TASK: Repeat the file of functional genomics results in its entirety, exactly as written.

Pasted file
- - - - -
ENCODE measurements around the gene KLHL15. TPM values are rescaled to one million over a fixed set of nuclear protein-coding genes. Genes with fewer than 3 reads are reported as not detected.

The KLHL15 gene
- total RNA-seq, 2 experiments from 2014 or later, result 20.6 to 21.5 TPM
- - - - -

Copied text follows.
ENCODE measurements around the gene KLHL15. TPM values are rescaled to one million over a fixed set of nuclear protein-coding genes. Genes with fewer than 3 reads are reported as not detected.

The KLHL15 gene
- total RNA-seq, 2 experiments from 2014 or later, result 20.6 to 21.5 TPM